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FAST CLASS: Workflow, Time Management and Productivity for Creatives

Lesson 9 of 9

Motivation and Distraction: How to Deal

Lisa Congdon

FAST CLASS: Workflow, Time Management and Productivity for Creatives

Lisa Congdon

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Lesson Info

9. Motivation and Distraction: How to Deal

Lesson Info

Motivation and Distraction: How to Deal

motivating with reward and accountability. Partnership. These are the two things I'm gonna talk about. Um, in terms of motivation, we'll talk about motivation first. Then we'll talk about distraction and like dealing with not having your phone on you. Okay, so first, let's talk about reward now. Time locking. We We've talked about the challenges of setting a timer right and and actually using it the way it's supposed to be using it. The we've talked about the benefits of time walking, but there's also some challenges to it, right, And that is that you've got to stay focused for a certain period of time on something that you might be dreading. It might actually be really boring. There are days I don't have the time block at all, because I'm so excited to do what I'm working on. And I may be only have one thing to do that day, and those were the best kinds of days. But when I'm overloaded with work and when I have to make progress on multiple projects, um, time blocking is really importa...

nt. But some of the time it's really challenging because I'm actually working on something that is not or over time has become kind of boring. You know, you could make the most beautiful, intricate drawing in the world. But the middle of it, you're like, when is this ever gonna end? When am I gonna finish this? So that's where we're aboard is helpful and can sometimes be motivating for people. So what I will dio is I will assign myself a task to complete in a time block. And then I'll say, if you do that, you get something special. Sometimes I don't have to do this at all. But so examples of rewards that work for me are taking myself out lunch, frozen yogurt in the afternoon during a 30 minute break, going to the art store for 30 minutes and trying out new pens an hour of digital drawing on my IPad. Um, watching my favorite TV TV program in the basement for 50 minutes. So, you know, you can combine reward into your break, right? So I'm gonna take a break, and I'm also gonna reward myself. Um, so I am a high like a spouse. Er of rewards. Okay. Another great strategy is to have an accountability partner. So finding another person in your life to help you with accountability. If you have a trusted friend or partner, um, somebody that can you. An accountability partnership means that that person not just holding you accountable, you're also holding them accountable. So you find somebody else who is also trying to work on time management and workflow and time blocking and all those things, Um, and use each other to drive your productivity so you want to check in with each other about how it's going over text. Um, at the end of the day, you might turn it into a competition like Who could be the most honest about how they did at the end of the day, give each other pep talks? Um, I have a best friend who I talked with several times a day, and we are always checking in with each other at the end of the day about how productive we were, check in with each other about how it's going, turning into a competition, give each other pep talks. Research suggests that finding a friend who can work towards your goals with you is one of the best ways to motivate change, and I think that's especially important for those of us who are freelancers and work alone. Um, it's a kind of lonely, isolating existence sometimes and so, finding people that are also working at home alone not to distract you like you want to put your phone away during your your work chunks but like really taking your productivity, uhm seriously and your ability to also take breaks and take care of yourself seriously and talking to somebody about how that's going for you. It's really great. Find someone you trust and like communicate clearly to them what you're working on, like what your work habit goals are so that they can help hold you to those get specific about actions you will want to take to meet your goals, as well as consequences and rewards for not taking action on them. You might think about setting up regular check in times. This could be a text message, just some little tips for working with an accountability partner. Even more important, I think, is developing a healthy relationship to distraction, and the reason I say develop a relationship to distraction and not eliminate distraction is that it is impossible to eliminate distraction. We all I think are constantly whether we're conscious of it or not working on that because it's just ever present in our lives. I mean, you're all adults. You can remember what it was like being a kid when we were all walking around with their phones all day. There's a new generation of people coming up who have no such experience. They don't know what it's like to walk around without a phone or constantly but and I and not that Phones and email and text and social media aren't the only distractions, but they're huge one. They're obviously other distractions in your life. If you have kids or animals or any other human beings in your life. There also could be distractions when you're trying to work. Okay, so first is sort of obvious, but it bears mentioning, and that is turning off social media notifications on your phone if you are fine to have your phone sitting next to you because you're pretty disciplined person. But you do actually have notifications around, um, social media just turn off the notifications that's been super helpful for me. Um, I also turn off sound. I don't actually don't know often when I get calls and I've missed client calls before because my sound is off. I knew I had the appointment, but I sometimes have to remember turn the sound on. But I'm so distracted by the even the vibration of ah e mail coming through have to be very careful. So if that doesn't work for you, you could also put the devices you're not using into another room. And we talked. So So one of the risks is that is that is that you're gonna miss something important. I doubt most time blocks are only two hours, and if you check your phone, I recommend time blocks not being more than two hours. And if you check your phone on your break and notice that somebody important has called you or emailed you obviously and it's time sensitive, obviously you can use your break toe, get back to that person. But I wouldn't worry too much about having your phone not right on you, because it's not like the world's gonna come to an end. I mean, trust your judgment. If you a family members ill or something, you can't be off your phone, then obviously you have to have it there. But if there's a way to put it away, I've personally found that helpful, especially if I'm having trouble focusing. Another thing that really works is wearing headphones. Um, I noticed here in the Creative Life offices, it's like open cubicles. And yes, sir, they were. I was here a couple days ago and there's music playing, and I was thinking to myself, I could never work here because there's music and there was like, Oh, no, I would just put my headphones on And I have noise canceling headphones, which are great, and so I would listen to my own music or just try to silence because I get very distracted by music. Unless it's music that I choose. I have a hard time drowning out outside noise, but pay attention to whether that helps or hinders you. Okay, you also want to de clutter. Your physical and virtual workspace is so some people are better able to focus when their surroundings air de cluttered. I also think this is really important for virtual spaces. Um, I am, uh, paper email cleaner. Outer. Um, and I get a lot of email. So this is my strategy for not being stressed out about email. So there's two things I did. Um, I even clean out my spam box every day, like I cannot stand toe, have more than a certain number of emails. Even when I'm traveling, I will check my email in, delete things every single day and only leave the unready things that I can't attend to that day in the UN Read messages. Um, go through that to do list that you are working on and cross things off that you've completed. That alone is like a very satisfying act. Straighten your physical workspace at the end of every day. Clear as much physical clutter is, you are able. You also want a structure solitude into your day. So if you can't complete your time blocks in a space by yourself, where you are most likely to focus and, you know, be able to set a timer in a way that maximizes your your ability to finish something, um, you wanna at least where headphones listen to ambient classical music Get away from other people if you can like, spending time with people is really important. But if you're trying to get stuff done you want to be in a place where you're not distracted by people or your pets if possible, or work in places or in areas of your house or times of the day when those distractions are the least likely. Um, research actually suggests that solitude is not just important for getting work done, but also for creativity. To really like happen, you have to be able to focus and feel some space around yourself. So try to stretch her solitude into your day to get things done often that just facing a wall instead of other people. If you're working a coworking space or um, you know, or in a library or whatever could be helpful, pay attention to your most productive times of the day. Take advantage of those. Don't just schedule the time, create a ritual around building a peaceful space. All right, so on that note, you can do this. Um and no, it will take time in practice. As I mentioned, this isn't something that you can adopt tomorrow and necessarily, like, feel like you've been doing it for five years and again I keep saying this over and over. But if you discover a twist to my system that works better for you, use it. Be innovative. There's been a lot of questions. Like What about doing it this way? Or what about this way? And my answer to all of those is Yes, yes, yes. I think the one exception is I I think I said when somebody was asking about working on one thing all day. You still want a lot time to deal with your email? Um, and admin because that will start to pile up. So you want to get through that every day, even if you the rest of the day you're working on one thing and taking breaks on Lee use. The only way these systems work for you is if you use them. So that's another thing. Like, don't complain to me in a week that this isn't working for you unless you're actually doing all of the parts working from big to this today, in this week. And then what am I gonna do this hour? Remove the distractions. Reward yourself for successful completion of tasker time blocks celebrate, and I do believe that is it. Thank you.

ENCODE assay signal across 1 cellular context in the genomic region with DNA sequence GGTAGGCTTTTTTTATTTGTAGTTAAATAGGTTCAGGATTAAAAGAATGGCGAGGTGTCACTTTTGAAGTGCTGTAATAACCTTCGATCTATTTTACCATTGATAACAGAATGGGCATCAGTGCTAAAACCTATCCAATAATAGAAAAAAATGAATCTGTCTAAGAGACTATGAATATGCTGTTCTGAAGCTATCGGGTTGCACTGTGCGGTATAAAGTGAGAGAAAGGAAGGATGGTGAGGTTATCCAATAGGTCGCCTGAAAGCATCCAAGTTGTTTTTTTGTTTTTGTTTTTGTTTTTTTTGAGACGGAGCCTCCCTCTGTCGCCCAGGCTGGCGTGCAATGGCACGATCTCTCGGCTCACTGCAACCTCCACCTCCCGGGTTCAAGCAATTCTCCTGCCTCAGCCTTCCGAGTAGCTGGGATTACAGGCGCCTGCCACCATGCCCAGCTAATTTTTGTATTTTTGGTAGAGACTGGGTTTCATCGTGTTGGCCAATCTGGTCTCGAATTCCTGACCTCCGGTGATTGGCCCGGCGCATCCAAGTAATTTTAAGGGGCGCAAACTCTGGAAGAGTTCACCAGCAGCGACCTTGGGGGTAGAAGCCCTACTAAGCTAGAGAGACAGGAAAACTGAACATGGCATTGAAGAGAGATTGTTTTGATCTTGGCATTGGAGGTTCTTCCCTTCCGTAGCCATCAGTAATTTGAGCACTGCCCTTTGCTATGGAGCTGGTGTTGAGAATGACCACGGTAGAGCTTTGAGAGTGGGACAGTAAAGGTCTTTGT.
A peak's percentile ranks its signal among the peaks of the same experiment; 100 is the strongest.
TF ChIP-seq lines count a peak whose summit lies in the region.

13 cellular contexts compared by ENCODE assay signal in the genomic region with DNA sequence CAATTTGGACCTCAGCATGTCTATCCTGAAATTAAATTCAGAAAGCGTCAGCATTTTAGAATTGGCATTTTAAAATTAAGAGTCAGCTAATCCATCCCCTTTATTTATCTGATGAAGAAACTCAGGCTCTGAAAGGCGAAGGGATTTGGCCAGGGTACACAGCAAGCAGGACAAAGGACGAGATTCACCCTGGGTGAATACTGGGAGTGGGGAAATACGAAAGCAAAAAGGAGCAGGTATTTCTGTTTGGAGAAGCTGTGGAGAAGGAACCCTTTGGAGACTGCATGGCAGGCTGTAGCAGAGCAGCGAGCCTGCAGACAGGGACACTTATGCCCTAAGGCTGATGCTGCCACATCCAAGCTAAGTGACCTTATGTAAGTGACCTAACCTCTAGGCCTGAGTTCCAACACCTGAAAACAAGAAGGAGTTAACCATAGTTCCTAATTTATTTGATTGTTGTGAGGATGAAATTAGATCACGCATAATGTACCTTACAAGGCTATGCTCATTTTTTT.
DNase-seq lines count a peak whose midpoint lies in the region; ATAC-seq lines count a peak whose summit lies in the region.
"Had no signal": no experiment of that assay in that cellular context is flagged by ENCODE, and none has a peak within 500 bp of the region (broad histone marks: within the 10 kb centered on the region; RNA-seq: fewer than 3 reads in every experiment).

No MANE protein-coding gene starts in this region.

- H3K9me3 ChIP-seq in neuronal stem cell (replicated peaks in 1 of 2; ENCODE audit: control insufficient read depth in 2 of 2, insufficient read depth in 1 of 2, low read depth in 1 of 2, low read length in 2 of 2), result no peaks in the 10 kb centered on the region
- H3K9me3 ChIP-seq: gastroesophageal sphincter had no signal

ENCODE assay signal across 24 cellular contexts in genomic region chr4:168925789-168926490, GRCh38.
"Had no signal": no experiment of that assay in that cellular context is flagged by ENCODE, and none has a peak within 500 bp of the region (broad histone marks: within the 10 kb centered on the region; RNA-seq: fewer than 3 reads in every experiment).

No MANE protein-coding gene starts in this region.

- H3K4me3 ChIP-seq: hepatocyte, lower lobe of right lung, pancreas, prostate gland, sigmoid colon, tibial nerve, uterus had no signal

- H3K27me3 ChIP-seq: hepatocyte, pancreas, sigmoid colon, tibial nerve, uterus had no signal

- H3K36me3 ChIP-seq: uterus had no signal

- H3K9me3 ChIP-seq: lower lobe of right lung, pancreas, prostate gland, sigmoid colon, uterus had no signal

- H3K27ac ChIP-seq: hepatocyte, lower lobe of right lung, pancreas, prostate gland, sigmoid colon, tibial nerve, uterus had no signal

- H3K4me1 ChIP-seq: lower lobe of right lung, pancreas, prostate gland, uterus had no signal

Class Description


Try a Fast Class – now available to all Creator Pass subscribers! Fast Classes are shortened “highlight” versions of our most popular classes that let you consume 10+ hours in about 60 minutes. We’ve edited straight to the most popular moments, actionable techniques, and profound insights into bite-sized chunks– so you can easily find and focus on what matters most to you. (And of course, you can always go back to the full class for a deep dive into your favorite parts.)

Full-length class: Workflow, Time Management and Productivity for Creatives

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You have everything you need to create and implement effective, lasting organizational systems, whether you know it or not. As creatives we’re taught to believe this isn’t true.

Do any of these common myths about creatives sound familiar to you?
  • Creatives are inherently disorganized
  • They’ll never get a handle on their workload.
  • They lack the ability to create solid systems for getting things done.

These false ideas keep so many creatives from even trying to seek better workflows and organization systems, and ultimately bars the creative from doing better work. Not only that, believing these negative perceptions leave so many feeling stressed, scattered and unable to fully capitalize on their artistic strengths. It’s time to shatter these myths and learn to create the systems you need to to your best work as a creative.

Fine artist, illustrator and author Lisa Congdon has worked with over 75 clients around the world including MoMA, REI Co-op, Harvard University, Martha Stewart Living, Chronicle Books, and Random House Publishing, among many others. In this class she will teach you how to establish effective, workflows and time management strategies that will streamline your processes and maximize creative work time. Lisa has spent years developing these systems. The monumental success of her career is proof these systems work. Join us.

In this class you will learn:

  • How to organize and implement a workflow system.
  • How to manage to-do lists effectively.
  • How to utilize time-blocking.
  • How to identify and manage the distractions that keep you from being productive.
  • And so much more...

Class Materials

Bonus Materials with Purchase


Ratings and Reviews

Student Work

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While I'm not a designer, I'm a creative who is responsible for multiple projects, most of which take a week or months. Lisa's use of Google sheets then breaking things down is super helpful. I appreciate the bonus document! Thanks for the Fast Class version! So many of the Creative Live classes are far too long and need to be edited.

mary gabriola

I really enjoyed the class with Lisa. She's a clear and engaging speaker, and the examples she provided really bring the course material to life. She's talking mostly about creative projects, and since I have many writing projects on the go that works for me. I also am using her approach to set up other projects, though -- gardening and renovations and such -- and I think it's going to work really well. Thanks, Lisa!